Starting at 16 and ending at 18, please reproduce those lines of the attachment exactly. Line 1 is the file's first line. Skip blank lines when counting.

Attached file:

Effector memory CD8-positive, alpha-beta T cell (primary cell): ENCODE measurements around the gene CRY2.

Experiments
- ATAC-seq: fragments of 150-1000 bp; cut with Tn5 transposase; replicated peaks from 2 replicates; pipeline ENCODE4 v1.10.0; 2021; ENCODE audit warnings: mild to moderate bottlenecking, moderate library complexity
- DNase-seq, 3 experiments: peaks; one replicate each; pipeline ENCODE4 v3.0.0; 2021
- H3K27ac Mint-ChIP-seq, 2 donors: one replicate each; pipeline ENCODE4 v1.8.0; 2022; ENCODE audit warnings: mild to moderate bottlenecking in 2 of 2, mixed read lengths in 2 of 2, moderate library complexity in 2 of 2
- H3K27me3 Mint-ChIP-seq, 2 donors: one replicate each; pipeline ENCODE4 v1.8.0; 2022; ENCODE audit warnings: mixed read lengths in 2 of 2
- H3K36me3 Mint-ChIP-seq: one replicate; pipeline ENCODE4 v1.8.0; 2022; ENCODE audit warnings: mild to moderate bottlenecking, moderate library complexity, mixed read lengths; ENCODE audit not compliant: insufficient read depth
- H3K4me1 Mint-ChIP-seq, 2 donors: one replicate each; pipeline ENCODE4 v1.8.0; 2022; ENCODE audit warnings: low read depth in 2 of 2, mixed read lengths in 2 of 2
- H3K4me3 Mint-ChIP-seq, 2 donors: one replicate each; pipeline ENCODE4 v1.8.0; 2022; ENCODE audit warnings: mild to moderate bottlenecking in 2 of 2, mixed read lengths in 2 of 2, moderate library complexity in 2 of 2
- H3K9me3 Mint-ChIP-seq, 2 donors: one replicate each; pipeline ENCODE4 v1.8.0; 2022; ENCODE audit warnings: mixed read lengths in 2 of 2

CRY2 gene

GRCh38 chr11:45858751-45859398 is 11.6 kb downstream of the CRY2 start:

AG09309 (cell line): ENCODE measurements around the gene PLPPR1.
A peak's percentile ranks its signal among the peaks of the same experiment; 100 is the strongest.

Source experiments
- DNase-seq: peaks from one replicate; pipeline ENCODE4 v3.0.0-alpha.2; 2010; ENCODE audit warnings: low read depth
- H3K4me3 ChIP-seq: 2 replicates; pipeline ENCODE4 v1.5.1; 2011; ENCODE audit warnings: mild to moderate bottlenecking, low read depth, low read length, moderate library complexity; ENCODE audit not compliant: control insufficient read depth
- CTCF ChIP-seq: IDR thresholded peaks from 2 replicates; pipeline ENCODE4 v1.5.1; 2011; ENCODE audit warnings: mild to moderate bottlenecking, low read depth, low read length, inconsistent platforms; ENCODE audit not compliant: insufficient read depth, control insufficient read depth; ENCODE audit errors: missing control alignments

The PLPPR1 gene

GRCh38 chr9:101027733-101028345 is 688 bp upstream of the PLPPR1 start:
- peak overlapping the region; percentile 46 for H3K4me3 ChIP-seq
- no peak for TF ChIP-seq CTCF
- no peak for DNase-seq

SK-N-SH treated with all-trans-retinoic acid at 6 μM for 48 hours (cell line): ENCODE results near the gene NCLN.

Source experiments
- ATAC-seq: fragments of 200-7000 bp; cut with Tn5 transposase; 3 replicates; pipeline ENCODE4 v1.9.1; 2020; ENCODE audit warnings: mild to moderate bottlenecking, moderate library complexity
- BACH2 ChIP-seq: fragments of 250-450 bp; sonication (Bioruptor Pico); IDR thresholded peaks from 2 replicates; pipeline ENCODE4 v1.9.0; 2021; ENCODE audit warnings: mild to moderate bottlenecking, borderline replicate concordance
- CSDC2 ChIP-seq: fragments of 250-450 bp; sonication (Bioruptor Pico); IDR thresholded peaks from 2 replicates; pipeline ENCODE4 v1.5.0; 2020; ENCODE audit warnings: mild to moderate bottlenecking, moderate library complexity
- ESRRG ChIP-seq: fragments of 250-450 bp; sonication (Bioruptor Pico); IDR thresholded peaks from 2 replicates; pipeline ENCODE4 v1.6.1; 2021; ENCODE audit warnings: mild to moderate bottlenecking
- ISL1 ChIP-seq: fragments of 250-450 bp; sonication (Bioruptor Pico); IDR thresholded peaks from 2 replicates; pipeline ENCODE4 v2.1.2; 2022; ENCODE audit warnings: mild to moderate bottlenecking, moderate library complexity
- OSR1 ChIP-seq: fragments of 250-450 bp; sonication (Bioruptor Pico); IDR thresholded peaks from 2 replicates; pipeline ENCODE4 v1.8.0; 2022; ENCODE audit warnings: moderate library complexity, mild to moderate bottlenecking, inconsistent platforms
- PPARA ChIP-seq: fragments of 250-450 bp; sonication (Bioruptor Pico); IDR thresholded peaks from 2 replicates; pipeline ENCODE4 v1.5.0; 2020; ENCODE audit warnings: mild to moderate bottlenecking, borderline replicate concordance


- DNase-seq: peaks from one replicate; pipeline ENCODE4 v3.0.0-alpha.2; 2010; ENCODE audit warnings: low read depth
- H3K4me3 ChIP-seq: 2 replicates; pipeline ENCODE4 v1.5.1; 2011; ENCODE audit warnings: mild to moderate bottlenecking, low read depth, low read length, moderate library complexity; ENCODE audit not compliant: control insufficient read depth
- CTCF ChIP-seq: IDR thresholded peaks from 2 replicates; pipeline ENCODE4 v1.5.1; 2011; ENCODE audit warnings: mild to moderate bottlenecking, low read depth, low read length, inconsistent platforms; ENCODE audit not compliant: insufficient read depth, control insufficient read depth; ENCODE audit errors: missing control alignments